The venue was the restaurant at Regent’s Park Zoo, where the professor was employed dissecting and embalming dead animals.
During the meal, Osman Hill told Byrne that he had to get hold of at least one finger from the hand because he wanted it to be scientifically analysed.
The professor — who had links to the Royal College of Surgeons — then reached under the table and brought out a brown paper bag.
He tipped a human hand onto the table, and suggested Byrne replace the finger with a human one.
Slick could only exclaim: ‘I take it that’s not dessert?’
Byrne returned to the monastery, and although the monks were reluctant, they eventually agreed to part with the finger for £100 — only if Byrne could find a way of disguising the missing digit.
The mountaineer wired the human finger on to the relic, before painting it with iodine to make it look the same colour as the rest of the hand. He now faced a perilous journey home.
In the previous year, the Nepalese government — bizarrely — had brought in a law making it illegal for foreigners to kill a Yeti.
Thus, Byrne took a risk by trekking on foot over the border into India with the digit. The challenge was to smuggle it back to London by plane without the authorities finding it and asking awkward questions.
Slick, as ever, had a solution. An old hunting buddy of his was in India and might be able to assist Byrne. The friend turned out to be none other than the movie star Jimmy Stewart.
Slick knew that Stewart was on holiday in Calcutta and thought he might be sufficiently intrigued by the Yeti legend to help out. So a meeting was arranged in the Grand Hotel in Calcutta with Byrne, Mr Stewart and his wife Gloria.
His instincts were right. The Stewarts were happy to go along with it. In order to dodge customs, Gloria hid the finger in her lingerie case and they flew out of India with no trouble.
Back in London, the finger was handed over to Professor Osman Hill for examination. Chillingly, his tests — which involved comparisons with human hands — concluded that it was not human.
But there the story goes cold. No more was heard of it for many years, although it is known that Osman Hill eventually bequeathed it to the Hunterian Museum, where it languished until work on this collection brought the finger to light once more.
No one knows why, after all the effort to obtain the finger and bring it back to London, it was just handed over to the museum to be neglected and forgotten.
My discovery of the finger at the Royal College of Surgeons came quite by chance during a visit, and it kindled my interest in the mystery of this strange artefact.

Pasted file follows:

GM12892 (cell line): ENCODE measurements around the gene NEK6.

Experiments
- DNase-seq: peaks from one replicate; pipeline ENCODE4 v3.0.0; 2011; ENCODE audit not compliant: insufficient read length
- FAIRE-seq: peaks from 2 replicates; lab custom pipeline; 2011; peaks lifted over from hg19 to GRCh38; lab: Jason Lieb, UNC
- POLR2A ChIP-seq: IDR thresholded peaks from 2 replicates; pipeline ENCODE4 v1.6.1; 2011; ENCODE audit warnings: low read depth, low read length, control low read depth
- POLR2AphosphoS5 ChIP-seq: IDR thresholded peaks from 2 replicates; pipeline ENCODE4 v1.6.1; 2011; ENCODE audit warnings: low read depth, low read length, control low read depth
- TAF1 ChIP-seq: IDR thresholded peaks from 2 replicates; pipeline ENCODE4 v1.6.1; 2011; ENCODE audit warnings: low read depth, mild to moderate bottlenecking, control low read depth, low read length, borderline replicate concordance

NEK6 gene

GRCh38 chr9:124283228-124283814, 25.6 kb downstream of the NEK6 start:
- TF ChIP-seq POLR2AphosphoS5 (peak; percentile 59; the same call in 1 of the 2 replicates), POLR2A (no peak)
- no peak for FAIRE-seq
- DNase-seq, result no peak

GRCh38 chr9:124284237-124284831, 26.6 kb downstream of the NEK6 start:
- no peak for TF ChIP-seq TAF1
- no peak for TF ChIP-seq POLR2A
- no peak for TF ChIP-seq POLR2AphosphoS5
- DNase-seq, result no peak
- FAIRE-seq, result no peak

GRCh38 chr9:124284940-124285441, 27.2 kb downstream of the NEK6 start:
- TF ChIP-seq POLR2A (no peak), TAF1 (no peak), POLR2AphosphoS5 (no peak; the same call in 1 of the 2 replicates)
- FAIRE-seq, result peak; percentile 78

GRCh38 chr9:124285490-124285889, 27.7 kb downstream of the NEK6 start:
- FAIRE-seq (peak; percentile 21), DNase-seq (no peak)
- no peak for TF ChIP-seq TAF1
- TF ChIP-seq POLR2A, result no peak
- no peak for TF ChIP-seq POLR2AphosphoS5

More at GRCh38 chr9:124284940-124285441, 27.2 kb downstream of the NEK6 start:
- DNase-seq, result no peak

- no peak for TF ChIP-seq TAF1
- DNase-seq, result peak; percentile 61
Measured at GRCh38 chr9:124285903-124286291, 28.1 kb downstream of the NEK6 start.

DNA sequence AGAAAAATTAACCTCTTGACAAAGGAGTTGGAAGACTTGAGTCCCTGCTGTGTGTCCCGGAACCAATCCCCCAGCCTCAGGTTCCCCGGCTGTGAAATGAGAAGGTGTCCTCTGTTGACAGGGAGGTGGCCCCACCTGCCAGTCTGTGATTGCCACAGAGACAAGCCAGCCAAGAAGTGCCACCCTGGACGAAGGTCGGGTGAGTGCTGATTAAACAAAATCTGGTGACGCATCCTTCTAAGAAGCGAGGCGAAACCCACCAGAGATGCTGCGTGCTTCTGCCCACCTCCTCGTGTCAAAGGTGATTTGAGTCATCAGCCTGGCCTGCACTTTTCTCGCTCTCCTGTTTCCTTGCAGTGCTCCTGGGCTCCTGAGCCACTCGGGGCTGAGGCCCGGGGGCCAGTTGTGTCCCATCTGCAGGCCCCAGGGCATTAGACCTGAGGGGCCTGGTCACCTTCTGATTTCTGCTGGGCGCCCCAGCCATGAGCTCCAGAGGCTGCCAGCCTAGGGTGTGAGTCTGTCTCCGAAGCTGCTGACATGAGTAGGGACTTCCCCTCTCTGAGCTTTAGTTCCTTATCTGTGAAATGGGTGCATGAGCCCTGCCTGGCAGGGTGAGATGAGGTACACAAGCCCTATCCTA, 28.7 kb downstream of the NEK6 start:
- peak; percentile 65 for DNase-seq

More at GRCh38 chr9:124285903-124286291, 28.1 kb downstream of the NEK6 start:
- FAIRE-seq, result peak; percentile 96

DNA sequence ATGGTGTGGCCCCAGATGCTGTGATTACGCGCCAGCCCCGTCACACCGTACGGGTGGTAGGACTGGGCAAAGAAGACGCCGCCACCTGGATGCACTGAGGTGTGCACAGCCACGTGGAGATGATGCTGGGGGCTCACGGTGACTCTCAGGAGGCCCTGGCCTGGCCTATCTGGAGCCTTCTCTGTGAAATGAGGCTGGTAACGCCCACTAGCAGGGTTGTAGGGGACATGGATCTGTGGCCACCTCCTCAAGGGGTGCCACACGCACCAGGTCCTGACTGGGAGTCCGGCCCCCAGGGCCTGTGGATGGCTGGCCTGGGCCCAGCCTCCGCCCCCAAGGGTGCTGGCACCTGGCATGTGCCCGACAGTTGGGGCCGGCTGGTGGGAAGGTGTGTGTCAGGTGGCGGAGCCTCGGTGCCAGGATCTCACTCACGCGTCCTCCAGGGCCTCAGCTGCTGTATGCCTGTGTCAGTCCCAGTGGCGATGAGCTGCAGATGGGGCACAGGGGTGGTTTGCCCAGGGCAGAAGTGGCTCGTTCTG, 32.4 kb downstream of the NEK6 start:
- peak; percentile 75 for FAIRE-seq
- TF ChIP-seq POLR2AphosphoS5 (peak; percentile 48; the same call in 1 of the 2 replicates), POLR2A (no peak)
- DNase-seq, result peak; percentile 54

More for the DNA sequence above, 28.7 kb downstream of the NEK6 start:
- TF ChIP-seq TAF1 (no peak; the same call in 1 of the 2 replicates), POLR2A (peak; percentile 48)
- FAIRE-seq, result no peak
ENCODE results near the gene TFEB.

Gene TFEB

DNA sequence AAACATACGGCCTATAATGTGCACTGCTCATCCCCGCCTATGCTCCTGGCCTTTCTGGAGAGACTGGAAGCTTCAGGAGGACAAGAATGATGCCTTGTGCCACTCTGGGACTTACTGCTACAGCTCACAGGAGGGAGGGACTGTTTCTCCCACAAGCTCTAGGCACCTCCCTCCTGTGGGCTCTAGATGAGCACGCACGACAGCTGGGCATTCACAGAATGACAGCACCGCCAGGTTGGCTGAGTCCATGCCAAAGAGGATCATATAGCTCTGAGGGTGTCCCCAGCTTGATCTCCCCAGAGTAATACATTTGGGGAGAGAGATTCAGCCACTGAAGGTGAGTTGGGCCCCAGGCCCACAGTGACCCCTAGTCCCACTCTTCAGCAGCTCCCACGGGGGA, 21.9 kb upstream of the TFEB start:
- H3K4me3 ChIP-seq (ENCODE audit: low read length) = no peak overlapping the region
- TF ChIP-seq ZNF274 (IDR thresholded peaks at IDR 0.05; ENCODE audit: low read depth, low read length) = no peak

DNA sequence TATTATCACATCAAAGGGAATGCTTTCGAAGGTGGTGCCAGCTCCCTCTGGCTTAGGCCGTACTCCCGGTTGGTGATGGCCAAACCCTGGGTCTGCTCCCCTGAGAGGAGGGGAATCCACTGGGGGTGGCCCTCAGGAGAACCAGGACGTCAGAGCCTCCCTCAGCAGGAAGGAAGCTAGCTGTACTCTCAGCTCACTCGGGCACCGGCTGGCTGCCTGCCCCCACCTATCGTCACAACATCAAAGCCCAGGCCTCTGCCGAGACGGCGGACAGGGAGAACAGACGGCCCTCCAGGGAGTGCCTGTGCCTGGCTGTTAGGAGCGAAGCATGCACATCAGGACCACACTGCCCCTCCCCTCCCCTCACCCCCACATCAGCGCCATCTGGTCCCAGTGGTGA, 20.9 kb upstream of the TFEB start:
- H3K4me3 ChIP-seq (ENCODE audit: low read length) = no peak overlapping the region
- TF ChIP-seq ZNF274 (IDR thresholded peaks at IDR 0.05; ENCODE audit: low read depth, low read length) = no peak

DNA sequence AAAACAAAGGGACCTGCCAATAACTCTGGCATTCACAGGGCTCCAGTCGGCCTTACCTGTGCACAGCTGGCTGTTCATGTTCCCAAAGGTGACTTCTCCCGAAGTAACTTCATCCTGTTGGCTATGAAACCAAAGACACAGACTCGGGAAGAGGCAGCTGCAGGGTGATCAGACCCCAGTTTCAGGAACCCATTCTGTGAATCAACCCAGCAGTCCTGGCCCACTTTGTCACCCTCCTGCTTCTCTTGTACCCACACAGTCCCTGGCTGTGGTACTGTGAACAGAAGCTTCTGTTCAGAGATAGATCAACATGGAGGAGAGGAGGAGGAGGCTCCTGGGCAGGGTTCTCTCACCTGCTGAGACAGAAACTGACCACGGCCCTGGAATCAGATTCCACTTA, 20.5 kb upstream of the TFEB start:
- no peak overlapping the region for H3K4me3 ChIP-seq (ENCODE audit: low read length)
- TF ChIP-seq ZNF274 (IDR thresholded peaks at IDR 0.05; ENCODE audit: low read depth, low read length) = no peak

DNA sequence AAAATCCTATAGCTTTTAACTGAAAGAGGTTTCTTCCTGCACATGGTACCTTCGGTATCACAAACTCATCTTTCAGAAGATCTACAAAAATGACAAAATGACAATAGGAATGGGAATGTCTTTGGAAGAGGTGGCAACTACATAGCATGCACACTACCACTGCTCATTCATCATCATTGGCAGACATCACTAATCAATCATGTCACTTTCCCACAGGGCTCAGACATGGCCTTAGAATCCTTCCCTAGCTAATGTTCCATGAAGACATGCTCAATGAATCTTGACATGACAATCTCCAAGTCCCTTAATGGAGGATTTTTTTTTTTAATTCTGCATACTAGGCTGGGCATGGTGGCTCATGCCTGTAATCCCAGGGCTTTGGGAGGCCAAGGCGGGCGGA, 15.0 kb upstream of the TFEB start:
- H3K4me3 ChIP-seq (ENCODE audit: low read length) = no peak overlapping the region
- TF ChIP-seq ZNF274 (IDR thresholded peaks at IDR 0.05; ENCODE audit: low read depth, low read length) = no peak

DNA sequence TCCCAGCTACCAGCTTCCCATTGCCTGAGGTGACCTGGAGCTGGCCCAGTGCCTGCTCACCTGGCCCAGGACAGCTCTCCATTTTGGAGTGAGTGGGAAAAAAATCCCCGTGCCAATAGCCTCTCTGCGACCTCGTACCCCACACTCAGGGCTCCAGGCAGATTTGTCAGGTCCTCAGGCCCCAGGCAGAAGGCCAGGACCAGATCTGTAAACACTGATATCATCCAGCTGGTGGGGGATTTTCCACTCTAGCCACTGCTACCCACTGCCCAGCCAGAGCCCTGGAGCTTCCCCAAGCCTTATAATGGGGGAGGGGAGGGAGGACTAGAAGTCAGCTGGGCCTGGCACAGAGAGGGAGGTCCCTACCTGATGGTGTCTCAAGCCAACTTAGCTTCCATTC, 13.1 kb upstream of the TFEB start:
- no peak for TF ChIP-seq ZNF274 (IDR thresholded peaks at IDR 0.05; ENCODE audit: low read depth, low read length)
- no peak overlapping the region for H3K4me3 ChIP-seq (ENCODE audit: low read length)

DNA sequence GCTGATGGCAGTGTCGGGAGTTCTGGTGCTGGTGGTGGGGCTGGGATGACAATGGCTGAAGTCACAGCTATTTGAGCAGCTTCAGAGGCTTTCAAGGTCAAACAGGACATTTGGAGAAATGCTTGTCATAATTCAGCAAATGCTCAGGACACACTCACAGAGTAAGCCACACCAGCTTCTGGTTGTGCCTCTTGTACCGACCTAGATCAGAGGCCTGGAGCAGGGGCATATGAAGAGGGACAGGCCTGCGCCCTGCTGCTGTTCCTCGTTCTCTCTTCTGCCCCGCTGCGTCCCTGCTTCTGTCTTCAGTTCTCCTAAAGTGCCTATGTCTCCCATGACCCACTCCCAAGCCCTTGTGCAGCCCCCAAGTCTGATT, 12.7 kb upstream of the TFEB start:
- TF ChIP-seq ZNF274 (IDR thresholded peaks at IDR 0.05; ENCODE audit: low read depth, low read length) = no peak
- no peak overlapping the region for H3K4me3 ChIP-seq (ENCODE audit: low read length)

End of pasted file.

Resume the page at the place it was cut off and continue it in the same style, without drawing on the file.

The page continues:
Having learned the briefest outline of its history, I was able to track down the now 85-year-old Peter Byrne, who was astonished.
I took him to see it at the museum. After examining the object, he verified it as the same finger he had taken. The Royal College of Surgeons then granted my request for a tiny sliver of it to be analysed in DNA tests.
These were administered by the Royal Zoological Society of Scotland and the results will be revealed in a special BBC Natural History documentary on Radio 4 today.
In general, the results could have been any of the following,
(2) Unknown primate,
(3) Human/origin unknown,
(4) Unidentified mammal,
(6) Yeti (meaning “an unknown large anthropoid or hominoid of Nepal,” i.e. still unidentified/open-ended in identification), or
(7) None of the above.
What will this piece of the Abominable Snowman mystery reveal?
The results being discussed on the BBC program, “Yeti Finger,” appear to discuss it as an artifact of a human. More published details are coming in…
The BBC stated at 6:24 their time: “A DNA sample analysed by the zoo’s genetic expert Dr Rob Ogden has finally revealed the finger’s true origins. Following DNA tests it has found to be human bone….Dr Rob Ogden, of the Royal Zoological Society of Scotland, said: ‘We had to stitch it together. We had several fragments that we put into one big sequence and then we matched that against the database and we found human DNA. So it wasn’t too surprising but it was obviously slightly disappointing that you hadn’t discovered something brand new. Human was what we were expecting and human is what we got.’
Primatologist Ian Redmond said: ‘From what we know of accounts of Yetis, I would have expected a more robust and longer finger and possibly with some hair on the back. If one had just found it without the story attached to it, I think you would think it was a human finger.’”
Harry Trumbore’s drawing of a Yeti from The Field Guide of Bigfoot and Other Mystery Primates Worldwide